Welcome to an infrequent little off-shoot of your regular programing. The Let Me Remind You (Quickly)… will be just a shorter read compared to the regular one. A tid bit of knowledge, if you will. Enjoy.
Let me remind you (quickly)… about Play-Doh.
If there’s two things that we don’t use a lot of these days in our homes, it’s wallpaper and coal. But back in the early 1900’s and before, it was common to heat one’s home with a coal-fed boiler or furnace, or even cook over a coal cooking-range.
Unfortunately, a by-product of all the coal usage (aside from the asbestos and lung cancer) was soot on the walls. It wasn’t easy to clean off either as you can imagine, and if you’ve ever tried to use a wet rag on wallpaper, you will have found out fairly quickly that you shouldn’t… unless you want rubbed off bits of paper.
What people would use, though, was a compound clay or putty that could be balled up and either rubbed on the walls or rolled over the area with the soot to clean it up.
This product was the money maker for the 1912 Cincinnati soap-making company called Kutol, owned by Noah McVicker. But after WWII when natural gas options for heating were adopted more widely used in residential homes, along with the transition from wallpaper to other materials, including paint or a washable vinyl material, the Kutol Products Company started to become obsolete; their biggest asset was no longer needed.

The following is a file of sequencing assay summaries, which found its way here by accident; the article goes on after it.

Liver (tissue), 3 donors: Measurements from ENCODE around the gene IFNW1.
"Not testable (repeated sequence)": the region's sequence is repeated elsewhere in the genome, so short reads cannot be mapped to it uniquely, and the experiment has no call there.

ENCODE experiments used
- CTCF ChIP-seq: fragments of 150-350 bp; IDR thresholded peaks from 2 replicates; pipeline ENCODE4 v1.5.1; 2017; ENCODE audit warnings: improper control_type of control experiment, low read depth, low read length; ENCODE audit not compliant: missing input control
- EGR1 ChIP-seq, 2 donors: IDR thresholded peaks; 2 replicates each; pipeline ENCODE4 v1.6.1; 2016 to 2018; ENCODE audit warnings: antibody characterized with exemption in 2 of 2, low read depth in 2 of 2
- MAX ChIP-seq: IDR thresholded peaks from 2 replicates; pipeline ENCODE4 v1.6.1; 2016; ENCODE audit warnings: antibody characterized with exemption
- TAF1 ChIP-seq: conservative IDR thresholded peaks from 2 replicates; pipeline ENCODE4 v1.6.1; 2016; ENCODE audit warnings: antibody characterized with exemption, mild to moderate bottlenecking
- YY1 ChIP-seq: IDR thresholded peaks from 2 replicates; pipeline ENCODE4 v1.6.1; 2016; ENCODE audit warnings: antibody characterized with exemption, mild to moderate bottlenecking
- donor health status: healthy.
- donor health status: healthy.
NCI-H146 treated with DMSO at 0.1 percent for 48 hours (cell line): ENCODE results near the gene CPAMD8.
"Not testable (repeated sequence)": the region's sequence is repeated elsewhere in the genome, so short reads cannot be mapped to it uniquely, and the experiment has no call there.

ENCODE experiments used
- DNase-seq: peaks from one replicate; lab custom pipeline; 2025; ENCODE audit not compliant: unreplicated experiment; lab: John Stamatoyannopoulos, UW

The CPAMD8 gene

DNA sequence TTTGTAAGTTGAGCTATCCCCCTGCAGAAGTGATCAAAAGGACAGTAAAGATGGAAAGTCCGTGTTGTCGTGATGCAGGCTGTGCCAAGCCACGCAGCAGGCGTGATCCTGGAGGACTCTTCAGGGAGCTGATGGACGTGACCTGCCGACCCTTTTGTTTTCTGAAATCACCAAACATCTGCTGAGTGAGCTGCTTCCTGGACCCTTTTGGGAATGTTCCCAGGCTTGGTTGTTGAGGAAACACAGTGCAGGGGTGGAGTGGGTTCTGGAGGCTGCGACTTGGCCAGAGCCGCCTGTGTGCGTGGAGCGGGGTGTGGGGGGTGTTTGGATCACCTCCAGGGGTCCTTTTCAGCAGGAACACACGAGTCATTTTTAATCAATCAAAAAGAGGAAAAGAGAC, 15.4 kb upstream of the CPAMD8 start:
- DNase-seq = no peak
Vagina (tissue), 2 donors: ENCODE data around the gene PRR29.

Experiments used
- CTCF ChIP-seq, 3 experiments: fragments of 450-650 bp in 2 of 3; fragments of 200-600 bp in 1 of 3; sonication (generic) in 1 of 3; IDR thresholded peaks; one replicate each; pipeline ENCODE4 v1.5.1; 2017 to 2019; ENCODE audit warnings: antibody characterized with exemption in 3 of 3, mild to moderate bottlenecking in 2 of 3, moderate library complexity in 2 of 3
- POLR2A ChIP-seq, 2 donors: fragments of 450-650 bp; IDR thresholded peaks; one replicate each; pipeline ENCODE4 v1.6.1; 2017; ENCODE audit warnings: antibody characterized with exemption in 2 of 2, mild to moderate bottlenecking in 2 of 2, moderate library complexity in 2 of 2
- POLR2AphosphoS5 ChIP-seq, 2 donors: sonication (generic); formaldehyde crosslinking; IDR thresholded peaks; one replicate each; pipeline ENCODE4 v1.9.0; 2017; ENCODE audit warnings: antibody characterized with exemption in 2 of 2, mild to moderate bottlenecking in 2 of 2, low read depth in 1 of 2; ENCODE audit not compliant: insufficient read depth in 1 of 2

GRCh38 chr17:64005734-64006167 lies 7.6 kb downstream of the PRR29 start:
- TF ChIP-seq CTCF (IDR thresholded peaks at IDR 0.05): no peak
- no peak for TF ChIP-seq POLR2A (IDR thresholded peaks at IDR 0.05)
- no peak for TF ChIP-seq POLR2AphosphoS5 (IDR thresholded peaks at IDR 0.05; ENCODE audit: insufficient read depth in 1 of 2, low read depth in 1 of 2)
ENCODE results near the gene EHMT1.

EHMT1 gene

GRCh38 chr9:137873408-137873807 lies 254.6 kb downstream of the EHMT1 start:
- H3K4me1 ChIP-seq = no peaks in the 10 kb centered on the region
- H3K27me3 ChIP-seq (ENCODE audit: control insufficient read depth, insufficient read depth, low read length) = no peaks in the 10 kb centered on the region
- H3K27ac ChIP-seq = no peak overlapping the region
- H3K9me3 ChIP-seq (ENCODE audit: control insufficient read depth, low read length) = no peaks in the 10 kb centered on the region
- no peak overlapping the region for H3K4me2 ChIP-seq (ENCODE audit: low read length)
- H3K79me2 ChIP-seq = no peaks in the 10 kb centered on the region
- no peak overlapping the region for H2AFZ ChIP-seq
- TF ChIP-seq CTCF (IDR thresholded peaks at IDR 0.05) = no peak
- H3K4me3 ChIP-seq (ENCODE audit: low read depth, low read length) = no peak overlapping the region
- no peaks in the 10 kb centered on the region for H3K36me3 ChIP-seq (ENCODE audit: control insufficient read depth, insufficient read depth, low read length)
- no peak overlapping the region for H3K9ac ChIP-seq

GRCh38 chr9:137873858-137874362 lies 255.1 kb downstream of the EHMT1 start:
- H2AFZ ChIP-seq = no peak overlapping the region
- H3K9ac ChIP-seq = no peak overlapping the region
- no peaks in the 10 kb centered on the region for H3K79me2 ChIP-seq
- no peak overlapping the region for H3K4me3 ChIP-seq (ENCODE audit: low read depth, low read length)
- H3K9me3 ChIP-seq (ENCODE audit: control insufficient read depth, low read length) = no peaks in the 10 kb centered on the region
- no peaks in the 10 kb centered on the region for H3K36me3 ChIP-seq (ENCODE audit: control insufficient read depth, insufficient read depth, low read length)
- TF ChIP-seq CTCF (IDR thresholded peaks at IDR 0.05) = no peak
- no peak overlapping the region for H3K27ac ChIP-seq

Noah called on his nephew, Joe McVicker to come help save the company from becoming bankrupt, but what he got was something he least expected. Joe’s sister-in-law, Kay Zufall, a school teacher for young kids read an article about using this wall-cleaning putty as a kids craft for molding things into different shapes (sound familiar?). When she brought it to her school and the kids loved it so much, she took the formal idea to Joe and it was a hit.
Originally Joe wanted to call it, “Rainbow modelling compound”. But luckily Kay swayed him in to calling it “Play-Doh”.
In 1956, McVickers took it to a school supplier and some trade shows here and there. By 1958 they made over 3 MILLION dollars (over $77 million today!). General mills originally bought Play Doh from McVickers for the 3 million shortly after, but since then its traded many hands and now resides in the palms of Hasboro.
Did You Know: Play-Doh’s scent is trademarked?